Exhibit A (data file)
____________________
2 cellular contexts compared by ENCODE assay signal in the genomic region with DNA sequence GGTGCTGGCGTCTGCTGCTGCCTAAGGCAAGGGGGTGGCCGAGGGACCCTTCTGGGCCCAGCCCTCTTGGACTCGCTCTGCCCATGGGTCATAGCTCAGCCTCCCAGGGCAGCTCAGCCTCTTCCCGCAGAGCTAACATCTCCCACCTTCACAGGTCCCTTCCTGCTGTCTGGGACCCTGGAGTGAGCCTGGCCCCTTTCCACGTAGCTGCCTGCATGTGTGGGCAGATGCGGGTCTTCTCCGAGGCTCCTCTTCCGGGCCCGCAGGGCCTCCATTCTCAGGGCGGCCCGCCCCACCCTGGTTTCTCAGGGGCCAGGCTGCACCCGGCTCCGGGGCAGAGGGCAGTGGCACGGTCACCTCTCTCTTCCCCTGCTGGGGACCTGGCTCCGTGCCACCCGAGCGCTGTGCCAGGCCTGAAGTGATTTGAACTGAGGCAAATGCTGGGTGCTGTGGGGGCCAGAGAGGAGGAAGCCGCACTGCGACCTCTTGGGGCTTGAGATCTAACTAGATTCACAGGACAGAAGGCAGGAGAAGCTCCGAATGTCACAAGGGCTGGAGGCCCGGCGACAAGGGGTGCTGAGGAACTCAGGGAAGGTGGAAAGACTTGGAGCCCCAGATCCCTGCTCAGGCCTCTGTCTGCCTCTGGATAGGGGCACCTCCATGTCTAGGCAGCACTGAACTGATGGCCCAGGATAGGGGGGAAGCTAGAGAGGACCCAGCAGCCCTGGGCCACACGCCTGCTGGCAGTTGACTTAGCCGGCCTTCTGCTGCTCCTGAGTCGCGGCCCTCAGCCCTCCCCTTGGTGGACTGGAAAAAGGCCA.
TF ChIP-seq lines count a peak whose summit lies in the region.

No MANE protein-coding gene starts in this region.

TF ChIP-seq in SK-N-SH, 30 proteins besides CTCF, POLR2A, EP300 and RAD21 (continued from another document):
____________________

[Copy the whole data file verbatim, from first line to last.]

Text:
2 cellular contexts compared by ENCODE assay signal in the genomic region with DNA sequence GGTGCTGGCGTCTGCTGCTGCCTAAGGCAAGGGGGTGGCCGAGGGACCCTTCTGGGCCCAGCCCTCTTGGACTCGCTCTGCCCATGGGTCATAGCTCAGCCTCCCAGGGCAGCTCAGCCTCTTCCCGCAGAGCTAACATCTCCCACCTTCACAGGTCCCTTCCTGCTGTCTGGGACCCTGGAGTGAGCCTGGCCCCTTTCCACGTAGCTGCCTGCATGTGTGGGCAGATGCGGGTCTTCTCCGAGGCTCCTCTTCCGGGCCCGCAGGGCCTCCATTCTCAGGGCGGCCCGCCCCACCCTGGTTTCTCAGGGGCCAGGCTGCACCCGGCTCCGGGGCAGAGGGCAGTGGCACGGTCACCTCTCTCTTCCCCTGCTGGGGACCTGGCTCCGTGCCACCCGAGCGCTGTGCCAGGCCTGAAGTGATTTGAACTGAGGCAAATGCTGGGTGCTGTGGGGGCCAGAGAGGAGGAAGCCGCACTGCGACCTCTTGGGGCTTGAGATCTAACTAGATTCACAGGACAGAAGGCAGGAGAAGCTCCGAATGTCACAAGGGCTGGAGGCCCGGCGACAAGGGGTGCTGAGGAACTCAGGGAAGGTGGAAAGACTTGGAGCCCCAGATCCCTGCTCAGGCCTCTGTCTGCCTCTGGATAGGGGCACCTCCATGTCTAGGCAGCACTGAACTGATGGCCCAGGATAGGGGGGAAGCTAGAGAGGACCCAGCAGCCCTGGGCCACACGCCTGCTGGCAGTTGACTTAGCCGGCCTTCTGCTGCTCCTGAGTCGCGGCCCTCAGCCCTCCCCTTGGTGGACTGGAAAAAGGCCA.
TF ChIP-seq lines count a peak whose summit lies in the region.

No MANE protein-coding gene starts in this region.

TF ChIP-seq in SK-N-SH, 30 proteins besides CTCF, POLR2A, EP300 and RAD21 (continued from another document):